April 4-7 UI Provost's Global Forum includes several events and WorldCanvass program
This story originally appeared in Iowa Now.
We’re all too familiar with news reports of refugee crises erupting on the borders of nations in conflict. The UN High Commissioner for Refugees (UNHCR) reports that one million Syrians have abandoned their homes since the outbreak of civil war and have sought safety in the neighboring countries of Turkey, Lebanon, and Jordan. Up to 7,000 new refugees arrive in these camps every day—78 percent of whom are women and children. Some may be able to return home after the conflict ends, but many will look for resettlement opportunities in new lands where they may have no family, no history, and no ties of any kind.
The Midwest is home to some of the largest refugee communities in the country, and Iowa has been instrumental in creating the modern refugee resettlement system. But who is a refugee, and what distinguishes refugees from immigrants? When and how is refugee status recognized by nations and governments? How do refugee crises arise and what can be done to aid refugees in resettlement?
These are just a few of the questions WorldCanvass guests will address on the Friday, April 5 program “Refugees in the Heartland.” The program takes place from 5 to 7 p.m. in the Senate Chamber of Old Capitol Museum and is free and open to the public.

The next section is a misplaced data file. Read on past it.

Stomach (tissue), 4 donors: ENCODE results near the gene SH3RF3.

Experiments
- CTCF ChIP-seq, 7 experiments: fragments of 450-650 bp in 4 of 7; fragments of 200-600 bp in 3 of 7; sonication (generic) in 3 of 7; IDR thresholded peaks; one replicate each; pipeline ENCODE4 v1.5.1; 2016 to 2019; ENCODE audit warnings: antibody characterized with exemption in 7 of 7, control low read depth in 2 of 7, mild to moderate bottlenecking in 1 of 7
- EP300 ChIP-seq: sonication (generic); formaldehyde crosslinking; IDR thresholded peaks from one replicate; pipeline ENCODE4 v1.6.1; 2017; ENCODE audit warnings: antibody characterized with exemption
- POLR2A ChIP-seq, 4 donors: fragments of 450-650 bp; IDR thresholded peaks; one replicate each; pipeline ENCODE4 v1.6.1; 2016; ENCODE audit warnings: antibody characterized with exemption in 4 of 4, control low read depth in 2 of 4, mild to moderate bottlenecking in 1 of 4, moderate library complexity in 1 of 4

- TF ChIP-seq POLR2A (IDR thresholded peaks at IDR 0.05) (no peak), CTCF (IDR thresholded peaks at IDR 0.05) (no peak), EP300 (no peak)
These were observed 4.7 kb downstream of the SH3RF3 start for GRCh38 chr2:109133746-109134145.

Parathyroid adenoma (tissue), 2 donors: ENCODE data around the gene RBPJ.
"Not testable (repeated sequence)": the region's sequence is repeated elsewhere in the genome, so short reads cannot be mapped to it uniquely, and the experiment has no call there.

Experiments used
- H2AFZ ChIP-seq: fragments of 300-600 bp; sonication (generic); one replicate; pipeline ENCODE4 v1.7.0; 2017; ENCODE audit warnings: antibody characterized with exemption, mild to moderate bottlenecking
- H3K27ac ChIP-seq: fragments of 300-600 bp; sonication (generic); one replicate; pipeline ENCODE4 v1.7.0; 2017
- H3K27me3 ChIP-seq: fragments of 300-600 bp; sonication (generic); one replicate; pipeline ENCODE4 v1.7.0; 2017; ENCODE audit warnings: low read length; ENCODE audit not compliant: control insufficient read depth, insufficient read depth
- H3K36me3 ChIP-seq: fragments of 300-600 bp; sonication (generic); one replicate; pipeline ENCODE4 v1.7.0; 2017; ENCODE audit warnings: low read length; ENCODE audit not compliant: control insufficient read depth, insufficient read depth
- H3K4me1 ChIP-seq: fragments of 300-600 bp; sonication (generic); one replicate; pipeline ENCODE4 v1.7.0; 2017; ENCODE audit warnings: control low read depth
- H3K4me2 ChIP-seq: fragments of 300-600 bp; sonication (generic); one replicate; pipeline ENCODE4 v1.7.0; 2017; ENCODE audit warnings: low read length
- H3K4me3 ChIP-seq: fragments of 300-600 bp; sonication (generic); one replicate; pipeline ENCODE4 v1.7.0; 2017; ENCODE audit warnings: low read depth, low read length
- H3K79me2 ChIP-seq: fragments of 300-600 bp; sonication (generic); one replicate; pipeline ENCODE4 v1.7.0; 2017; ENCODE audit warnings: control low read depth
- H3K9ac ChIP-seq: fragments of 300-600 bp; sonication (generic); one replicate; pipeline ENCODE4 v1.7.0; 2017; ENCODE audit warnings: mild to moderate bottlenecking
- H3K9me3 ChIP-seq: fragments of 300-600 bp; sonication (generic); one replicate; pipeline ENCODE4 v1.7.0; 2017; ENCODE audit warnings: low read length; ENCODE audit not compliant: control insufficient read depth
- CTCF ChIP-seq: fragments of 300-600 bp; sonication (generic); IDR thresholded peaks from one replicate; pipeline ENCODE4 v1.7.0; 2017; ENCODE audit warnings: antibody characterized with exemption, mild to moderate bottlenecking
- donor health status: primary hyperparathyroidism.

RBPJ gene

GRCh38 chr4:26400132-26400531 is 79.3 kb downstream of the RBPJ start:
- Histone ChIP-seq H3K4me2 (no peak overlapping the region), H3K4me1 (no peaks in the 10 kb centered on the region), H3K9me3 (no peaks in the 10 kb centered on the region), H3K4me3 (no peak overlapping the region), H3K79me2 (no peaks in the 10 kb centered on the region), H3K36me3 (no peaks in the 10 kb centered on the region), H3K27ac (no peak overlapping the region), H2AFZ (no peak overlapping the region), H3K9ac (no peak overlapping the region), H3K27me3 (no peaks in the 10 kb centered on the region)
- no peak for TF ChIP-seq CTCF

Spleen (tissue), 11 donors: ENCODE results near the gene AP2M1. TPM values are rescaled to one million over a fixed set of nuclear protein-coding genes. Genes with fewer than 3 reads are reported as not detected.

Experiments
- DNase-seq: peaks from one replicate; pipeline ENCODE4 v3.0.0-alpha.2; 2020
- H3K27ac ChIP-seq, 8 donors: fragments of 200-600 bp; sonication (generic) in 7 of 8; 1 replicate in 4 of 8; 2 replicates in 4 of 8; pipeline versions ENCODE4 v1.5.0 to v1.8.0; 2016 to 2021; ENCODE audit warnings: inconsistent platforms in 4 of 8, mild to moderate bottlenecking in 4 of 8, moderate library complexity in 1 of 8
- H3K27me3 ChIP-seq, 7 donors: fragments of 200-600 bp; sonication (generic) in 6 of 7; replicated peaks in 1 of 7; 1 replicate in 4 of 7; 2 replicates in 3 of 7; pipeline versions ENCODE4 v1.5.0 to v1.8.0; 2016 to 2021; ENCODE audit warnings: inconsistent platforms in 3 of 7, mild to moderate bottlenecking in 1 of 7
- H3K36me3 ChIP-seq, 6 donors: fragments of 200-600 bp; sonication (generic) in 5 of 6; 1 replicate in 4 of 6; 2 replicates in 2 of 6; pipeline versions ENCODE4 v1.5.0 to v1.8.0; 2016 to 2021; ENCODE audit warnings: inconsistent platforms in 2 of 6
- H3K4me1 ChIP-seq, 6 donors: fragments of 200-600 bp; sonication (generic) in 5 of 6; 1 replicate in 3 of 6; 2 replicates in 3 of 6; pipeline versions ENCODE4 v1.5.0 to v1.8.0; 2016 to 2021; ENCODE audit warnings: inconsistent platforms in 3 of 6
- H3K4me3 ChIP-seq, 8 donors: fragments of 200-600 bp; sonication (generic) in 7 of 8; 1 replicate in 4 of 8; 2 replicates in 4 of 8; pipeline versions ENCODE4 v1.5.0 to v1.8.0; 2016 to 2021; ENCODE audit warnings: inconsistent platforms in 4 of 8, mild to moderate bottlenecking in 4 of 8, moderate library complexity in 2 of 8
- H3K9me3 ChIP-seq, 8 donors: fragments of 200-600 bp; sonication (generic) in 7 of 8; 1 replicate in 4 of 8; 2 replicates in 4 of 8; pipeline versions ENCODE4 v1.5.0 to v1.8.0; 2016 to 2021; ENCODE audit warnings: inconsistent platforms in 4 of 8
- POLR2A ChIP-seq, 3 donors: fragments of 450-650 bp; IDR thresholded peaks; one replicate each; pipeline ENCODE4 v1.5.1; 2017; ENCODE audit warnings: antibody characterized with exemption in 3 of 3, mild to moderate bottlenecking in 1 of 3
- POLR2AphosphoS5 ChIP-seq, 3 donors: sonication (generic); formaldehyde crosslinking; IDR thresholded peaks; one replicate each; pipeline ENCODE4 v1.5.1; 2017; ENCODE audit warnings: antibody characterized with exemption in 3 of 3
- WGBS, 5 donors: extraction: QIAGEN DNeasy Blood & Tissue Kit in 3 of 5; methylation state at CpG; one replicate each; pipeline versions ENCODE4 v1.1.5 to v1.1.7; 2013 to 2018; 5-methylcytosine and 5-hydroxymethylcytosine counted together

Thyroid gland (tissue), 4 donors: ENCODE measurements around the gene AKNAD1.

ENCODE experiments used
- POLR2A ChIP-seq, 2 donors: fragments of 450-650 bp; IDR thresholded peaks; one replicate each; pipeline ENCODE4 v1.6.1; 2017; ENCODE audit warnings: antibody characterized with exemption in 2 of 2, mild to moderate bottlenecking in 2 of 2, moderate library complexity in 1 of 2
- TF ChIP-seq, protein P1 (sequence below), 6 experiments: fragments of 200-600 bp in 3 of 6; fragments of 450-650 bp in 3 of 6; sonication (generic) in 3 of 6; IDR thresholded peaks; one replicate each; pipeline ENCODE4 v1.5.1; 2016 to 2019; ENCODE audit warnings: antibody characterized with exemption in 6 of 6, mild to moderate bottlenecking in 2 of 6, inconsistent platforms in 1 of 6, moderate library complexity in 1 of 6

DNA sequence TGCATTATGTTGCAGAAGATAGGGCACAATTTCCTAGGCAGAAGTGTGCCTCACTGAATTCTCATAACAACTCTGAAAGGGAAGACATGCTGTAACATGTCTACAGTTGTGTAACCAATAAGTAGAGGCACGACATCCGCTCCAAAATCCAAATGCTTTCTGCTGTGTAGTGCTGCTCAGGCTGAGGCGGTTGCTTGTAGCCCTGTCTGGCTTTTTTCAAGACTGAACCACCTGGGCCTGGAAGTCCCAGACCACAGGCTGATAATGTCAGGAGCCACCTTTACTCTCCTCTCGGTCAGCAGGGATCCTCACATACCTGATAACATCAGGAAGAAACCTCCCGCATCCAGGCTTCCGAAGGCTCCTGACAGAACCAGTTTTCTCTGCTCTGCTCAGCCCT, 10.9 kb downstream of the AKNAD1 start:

This program is part of the University of Iowa Provost’s Global Forum, a four-day, multi-event conference taking place from Thursday, April 4 through Sunday, April 7, 2013, with many events open to the public. Registration is free but requested by March 28. For information on all conference programming, visit: international.uiowa.edu/uichr/refugees-heartland-conference.
WorldCanvass guests will discuss the international refugee picture, the refugee experience in the American Midwest (the “heartland”), and personal stories of life as a refugee. WorldCanvass participants will include representatives from the UNHCR as well as refugee-oriented nongovernmental organizations and members of refugee communities now living in the Midwest.
Special guests are supermodel and UN refugee agency supporter Alek Wek, of South Sudan, who was forced to flee warfare in her home country as a child of 14, and writer Kao Kalia Yang, who was born in a Thai refugee camp and raised in Minnesota after immigrating to the U.S. at the age of 6.
Other highlights of this conference include a cultural fair of immigrant and refugee communities in the Midwest at 5 p.m. Thursday, April 4, followed by a keynote address by Former Ambassador Kenneth Quinn, current president of the World Food Prize Foundation.
WorldCanvass is a production of UI International Programs. This conference is made possible through the support of the Stanley-UI Foundation Support Organization. A full list of sponsors and partners, as well as schedule and registration information, can be found at international.uiowa.edu/uichr/refugees-heartland-conference.
For special accommodations to attend this conference, contact Sarolta Graves in UI International Programs at 319-335-3862 or firstname.lastname@example.org.